This month, Darnell Epps, a student at Cornell University, wrote of the guidance and support he received when he was in prison. He says that he and his brother, who is part of a program at Columbia University, are often treated as exceptional, emerging from prison unscathed. The truth, he writes, is that “[i]n prison, we shined because of, not despite, our circumstances, especially the presence of the ‘old-timers’ who helped guide us to our coming-of-age. We owe them tremendous credit.” But the “50-, 75- and 100-year minimum sentences” many of these men are serving mean that their contributions are confined within the prison walls. “When I hear of all the gun violence on Chicago’s South Side, for instance,” Epps writes, “I can’t help wondering what would happen if Illinois’s many reformed old-timers, who hail from those neighborhoods, were granted parole with a mission of working to reduce the violence.” People in prison who have so much to offer should be out instead, so that “there can be more stories like mine and Darryl’s, and fewer young people making the mistakes that get them sent to prison in the first place.” [Darnell Epps / New York Times]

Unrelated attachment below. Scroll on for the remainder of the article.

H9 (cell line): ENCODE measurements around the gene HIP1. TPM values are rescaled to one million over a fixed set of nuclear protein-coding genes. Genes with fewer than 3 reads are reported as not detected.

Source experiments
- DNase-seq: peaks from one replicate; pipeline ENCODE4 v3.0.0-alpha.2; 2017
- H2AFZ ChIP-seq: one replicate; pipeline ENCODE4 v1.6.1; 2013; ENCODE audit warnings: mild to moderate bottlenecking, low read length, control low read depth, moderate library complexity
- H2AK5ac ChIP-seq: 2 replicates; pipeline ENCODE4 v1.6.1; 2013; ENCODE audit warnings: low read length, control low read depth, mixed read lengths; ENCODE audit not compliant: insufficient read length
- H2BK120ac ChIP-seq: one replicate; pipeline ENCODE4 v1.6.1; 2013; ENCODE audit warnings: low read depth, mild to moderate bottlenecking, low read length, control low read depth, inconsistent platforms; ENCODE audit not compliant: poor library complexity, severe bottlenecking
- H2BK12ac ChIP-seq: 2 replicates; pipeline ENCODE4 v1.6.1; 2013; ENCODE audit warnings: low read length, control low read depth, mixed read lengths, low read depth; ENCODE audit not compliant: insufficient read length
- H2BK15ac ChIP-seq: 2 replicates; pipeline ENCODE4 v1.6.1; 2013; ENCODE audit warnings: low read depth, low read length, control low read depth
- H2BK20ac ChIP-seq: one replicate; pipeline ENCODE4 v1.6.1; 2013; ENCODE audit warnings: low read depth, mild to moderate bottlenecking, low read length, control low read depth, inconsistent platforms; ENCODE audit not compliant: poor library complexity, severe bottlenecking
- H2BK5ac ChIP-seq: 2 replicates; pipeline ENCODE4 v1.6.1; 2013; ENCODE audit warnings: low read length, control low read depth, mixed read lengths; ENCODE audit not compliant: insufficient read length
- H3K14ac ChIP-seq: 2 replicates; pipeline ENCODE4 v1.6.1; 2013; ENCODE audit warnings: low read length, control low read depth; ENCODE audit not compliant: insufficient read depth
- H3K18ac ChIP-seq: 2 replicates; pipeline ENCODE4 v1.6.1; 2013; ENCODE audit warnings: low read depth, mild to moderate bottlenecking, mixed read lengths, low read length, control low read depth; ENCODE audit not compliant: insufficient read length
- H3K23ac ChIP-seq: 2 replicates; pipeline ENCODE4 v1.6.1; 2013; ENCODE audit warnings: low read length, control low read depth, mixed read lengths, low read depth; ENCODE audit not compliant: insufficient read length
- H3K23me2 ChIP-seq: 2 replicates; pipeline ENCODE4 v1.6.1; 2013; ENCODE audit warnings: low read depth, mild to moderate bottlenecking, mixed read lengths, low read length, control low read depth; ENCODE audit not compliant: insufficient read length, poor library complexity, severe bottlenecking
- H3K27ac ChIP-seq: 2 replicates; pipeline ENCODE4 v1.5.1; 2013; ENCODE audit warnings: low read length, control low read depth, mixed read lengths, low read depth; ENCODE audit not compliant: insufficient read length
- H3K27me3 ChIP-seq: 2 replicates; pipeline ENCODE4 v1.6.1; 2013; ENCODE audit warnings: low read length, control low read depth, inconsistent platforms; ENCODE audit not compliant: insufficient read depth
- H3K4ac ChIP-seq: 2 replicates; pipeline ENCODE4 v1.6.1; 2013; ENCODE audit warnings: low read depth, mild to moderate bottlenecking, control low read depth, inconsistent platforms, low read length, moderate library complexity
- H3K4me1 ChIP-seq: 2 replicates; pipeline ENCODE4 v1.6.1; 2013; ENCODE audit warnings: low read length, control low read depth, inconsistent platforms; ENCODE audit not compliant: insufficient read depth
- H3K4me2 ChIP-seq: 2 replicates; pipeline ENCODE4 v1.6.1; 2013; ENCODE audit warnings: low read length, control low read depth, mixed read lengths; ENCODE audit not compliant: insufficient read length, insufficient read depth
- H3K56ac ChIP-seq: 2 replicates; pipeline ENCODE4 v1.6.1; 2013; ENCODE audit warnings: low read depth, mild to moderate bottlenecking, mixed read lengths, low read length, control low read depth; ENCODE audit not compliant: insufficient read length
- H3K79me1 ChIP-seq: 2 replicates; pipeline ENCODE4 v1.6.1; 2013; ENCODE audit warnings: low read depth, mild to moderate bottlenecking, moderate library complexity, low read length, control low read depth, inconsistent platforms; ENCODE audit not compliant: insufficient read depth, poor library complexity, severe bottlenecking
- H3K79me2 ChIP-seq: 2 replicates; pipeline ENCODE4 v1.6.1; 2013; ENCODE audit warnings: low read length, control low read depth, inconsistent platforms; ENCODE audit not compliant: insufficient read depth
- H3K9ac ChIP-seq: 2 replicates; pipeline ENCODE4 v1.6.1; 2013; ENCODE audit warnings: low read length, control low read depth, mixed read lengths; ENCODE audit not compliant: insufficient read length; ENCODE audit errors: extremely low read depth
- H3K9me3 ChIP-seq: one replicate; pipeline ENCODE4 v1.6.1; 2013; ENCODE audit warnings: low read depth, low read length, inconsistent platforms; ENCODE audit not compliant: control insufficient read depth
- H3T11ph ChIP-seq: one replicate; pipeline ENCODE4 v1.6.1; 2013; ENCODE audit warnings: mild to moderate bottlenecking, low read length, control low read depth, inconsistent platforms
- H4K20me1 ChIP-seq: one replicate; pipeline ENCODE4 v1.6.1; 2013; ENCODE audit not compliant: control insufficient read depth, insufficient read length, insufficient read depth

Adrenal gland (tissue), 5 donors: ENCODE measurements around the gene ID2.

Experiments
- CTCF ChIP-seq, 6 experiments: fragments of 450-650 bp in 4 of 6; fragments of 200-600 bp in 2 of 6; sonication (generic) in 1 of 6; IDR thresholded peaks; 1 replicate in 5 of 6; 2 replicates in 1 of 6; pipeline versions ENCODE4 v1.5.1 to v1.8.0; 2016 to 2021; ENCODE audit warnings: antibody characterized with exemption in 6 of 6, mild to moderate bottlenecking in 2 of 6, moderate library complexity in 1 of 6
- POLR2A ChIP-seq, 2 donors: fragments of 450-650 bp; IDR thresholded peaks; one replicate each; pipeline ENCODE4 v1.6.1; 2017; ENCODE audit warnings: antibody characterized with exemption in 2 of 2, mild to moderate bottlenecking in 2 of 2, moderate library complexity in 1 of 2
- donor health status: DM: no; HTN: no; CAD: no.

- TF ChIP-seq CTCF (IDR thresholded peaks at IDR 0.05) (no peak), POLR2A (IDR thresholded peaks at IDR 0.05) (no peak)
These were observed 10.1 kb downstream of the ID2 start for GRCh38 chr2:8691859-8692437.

Stories From The Appeal

msppmoore/Flickr (CC BY-SA 2.0)

At Angola Prison, ‘People Are Suffering. People Are Dying.’ Trial begins in class action suit alleging medical neglect by Louisiana State Penitentiary. [Jessica Pishko]

Cash Bail Yields a New Casualty. A Texas jail suicide involving a woman who couldn’t make bail in a shoplifting case highlights of the plight of pretrial detainees with mental illness. [Lauren Gill]

Stories From Around the Country